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Closely resembling a 1980's pop god, with Robert Smith's messy hair and Nick Rhodes' guyliner, Tim Minchin is a bit of an enigma. Originally from Australia, Tim first emerged onto the comedy scene in 2005 at the Melbourne International Comedy Festival with his show "Dark Side". I first saw him on television a few years later when he performed at the Secret Policeman's Ball on Channel 4. The gorgeous long tousled hair and cheeky grin of this talented wordsmith caught my eye immediately. (Oddly I find men with long hair and completely bald men equally attractive. Don't know what that says about me)! Not only was he easy on the eye, he was clearly a gifted musician too. But what really made him stand out from the other comedians was his ability to write and perform wonderfully wicked and hilariously funny songs. I had thought that no-one could match the witty lyrics and human warmth of Victoria Woods, until I heard Tim performing "If I didn't have you", complete with his now trademark self conscious dance moves. In 2009 I was lucky enough to see Mr Minchin live in my home town during his "Ready for This?" tour. It was a brilliant night and a few days later I downloaded this live album from itunes because I loved the songs so much. Whenever I have my itunes on shuffle, and one of Tims songs come on I have to stop whatever I'm doing and just listen because the lyrics make me laugh out loud. If I have my ear phones on and I'm in a public place at the time, people actually think I'm mad! We start with the title song, which showcases Tim's unique musical talents, and his devilish sense of humour. Track 2 is called Prejudice and is a thought-provoking ballad about the trials of being a redhead, and how only fellow reds can ever use the "G" word. The third track is a tongue-in-cheek rant about religion, in which Tim encourages audience participation and it should really be offensive, but just ends up being absurdly funny because of his refusal to be intimidated by the audiences' British reserve. Never one to shy away from controversy, Tim's music is always on the fringe of bad taste, yet you just can't help being genuinely impressed and amused by the clever lyrics. Other highlights include the aforementioned "If I didn't have you", written for Tim's wife, in which he confesses candidly that if they had never met he would probably be with someone else, and speculates on how different his life would be if he had settled with another woman. It's an affectionate ode to the love of this life, with a sartorial nod to fate and the role it plays in all our lives. My favourite is the epic poem "Storm", a cuttingly sarcastic account of a dinner party where Tim is introduced to a young, attractive, tattooed new-age hippy, full of spiritual claptrap, and his unsuccessful attempts to reign in his drunken ego as she argues with him across the table. It is a truly impressive piece of work which gives an insight into the mind of Tim Minchin, a man who appears to have an angel perched on one shoulder and a devil on the other. The album ends with an emotional ballad about Tim's family back in Oz and how they spend Christmas together. In complete contrast to the other tracks, this one tugs at the heart strings and brings a lump to your throat. It is a stripped-back, honest account of what he holds most dear and is a fitting finale to this enthralling and entertaining live album. Catch him live if you can, you won't regret it. Unless you are easily offended, in which case, you might!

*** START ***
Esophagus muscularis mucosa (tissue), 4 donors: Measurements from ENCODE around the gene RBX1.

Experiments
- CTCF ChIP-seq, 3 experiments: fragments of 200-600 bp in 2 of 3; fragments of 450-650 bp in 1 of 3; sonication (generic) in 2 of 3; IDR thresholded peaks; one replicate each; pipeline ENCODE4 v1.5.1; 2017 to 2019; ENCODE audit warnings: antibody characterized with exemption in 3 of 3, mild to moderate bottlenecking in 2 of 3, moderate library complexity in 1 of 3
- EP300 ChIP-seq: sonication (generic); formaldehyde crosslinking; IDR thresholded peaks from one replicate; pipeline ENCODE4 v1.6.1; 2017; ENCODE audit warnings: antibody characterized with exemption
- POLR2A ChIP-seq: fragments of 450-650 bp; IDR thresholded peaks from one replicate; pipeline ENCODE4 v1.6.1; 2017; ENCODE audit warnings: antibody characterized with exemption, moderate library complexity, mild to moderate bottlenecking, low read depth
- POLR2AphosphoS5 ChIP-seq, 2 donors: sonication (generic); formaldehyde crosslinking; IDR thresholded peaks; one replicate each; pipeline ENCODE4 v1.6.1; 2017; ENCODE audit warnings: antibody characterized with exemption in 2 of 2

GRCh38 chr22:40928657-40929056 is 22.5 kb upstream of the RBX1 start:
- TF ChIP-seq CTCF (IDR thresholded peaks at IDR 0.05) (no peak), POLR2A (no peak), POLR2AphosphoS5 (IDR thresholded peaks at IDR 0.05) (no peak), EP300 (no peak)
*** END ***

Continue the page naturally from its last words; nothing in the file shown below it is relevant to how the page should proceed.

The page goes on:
My sister has a massive crush on Tim Minchin and this has two benefits. The first being that she no longer babbles on about Noel Fielding and the second is she'll buy his DVDs and albums so I get to watch and listen to them for free. His appearance on Never Mind The Buzzcocks was the first time I saw him but on a show which isn't all about the guests he wouldn't of had the chance to of made any sort of impression. Then he was on Friday Night With Jonathon Ross which I didn't bother watching. In fact I didn't have a clue as to who he was until youtube videos of his shows were shoved down my throat. Finally this album was forced upon me by said family member but it wasn't one I instantly took to. British born Australian musician/comedian (think that's in the right order!) Tim Minchin has become quite well known over here in the UK. Singing mainly funny songs he has a recognizable voice, not unlike a more tuneful yet darker mixture of James Blunt and Daniel Bedingfield. Although that isn't something I'd dare to say out loud to a die hard fan. Ready For This is a 15 track album with songs taken from his show of the same name. The majority of these are a bit quirky, includes piano playing and in some places might cause you to laugh...or frown depending on your sense of humour. They can also include swearing, occasionally of the more extreme kind, smutty lyrics and what could be portrayed as slight mockery of religions. So you might want to be hesitant as to who you listen to it with. When our Gran popped round it was swiftly replaced with Jamie Callum. My two favourite tracks are ones where the lyrics couldn't be anymore different. Song For Phil Daoust was penned because of a non too complimentary review. The name meant nothing to me but I did a bit of googling as you do and I believe I have found the journalists opinions. (http://tinyurl.com/c8wn9y) Make of it what you will. It's quite aggressive and isn't backwards in coming forwards with the lyrics. A song which doesn't slow down and is very in your face musically wise. Although there is piano playing, it is largely the drums and guitar which comes through. Containing lyrics such as 'I still want to cut big chunks of flesh out of your stupid face' it wasn't one I liked from the start but it is infuriatingly catchy and a bit of a grower. Canvas Bags is another of my favourites. This one has the possibility of being a bit bland but when you get about 90 seconds in, the track uplifts and what is technically known as getting louder changes the whole song. It's more vocal and although not really amusing, focusing on getting rid of plastic carrier bags, it's probably one of the strongest on the album. Other songs include the very sweet and sentimental White Wine in the Sun, a lengthy piano pounding track called Darkside and The Good Book, one which wouldn't be out of place in a folk club. So overall a really wide selection of songs and styles of music to listen to. To me this isn't a perfect album and there are a few tracks which I could do without. Encore and Interval songs are fine for when you're actually at his show but just seem a little pointless being included on the album. They aren't really songs and although very brief they don't exactly fit in. Bears Don't Dig on Dancing is another which I tend to skip. Simply because the music is a style which I can't stand. A bit jerky, almost an electric/dance/disco theme which I think has a bit of a weak tune. But then that's what the 'next' button is for. If you want an album to make you smile and don't mind swearing or crude lyrics then you might just enjoy this. However if you don't then I'd suggest you have a quick visit to youtube and watch some of the Tim Minchin videos. I was (and still am to a certain extent) someone who thought such things were a bit unnecessary and for singers who lacked imagination, wanting themselves to sound more edgy for want of a better word. Even after my first few listens of this album I though he was a bit of a wally. My opinion swiftly changed after a bit though which is why I'm suggesting you give it a quick look rather than being put off straight away. I normally show little interest in comedy songs but I think he has ever so slightly convinced me that I should give them more of a try. He isn't a mainstream artist so it's highly unlikely you'll find this album in the shops. You can however download it through Amazon for £4.99 or visit his official site www.timminchin.com and buy it for £10 Either way it's not one to miss out on, an album which I should be sick of it betime now after my continual listening of it.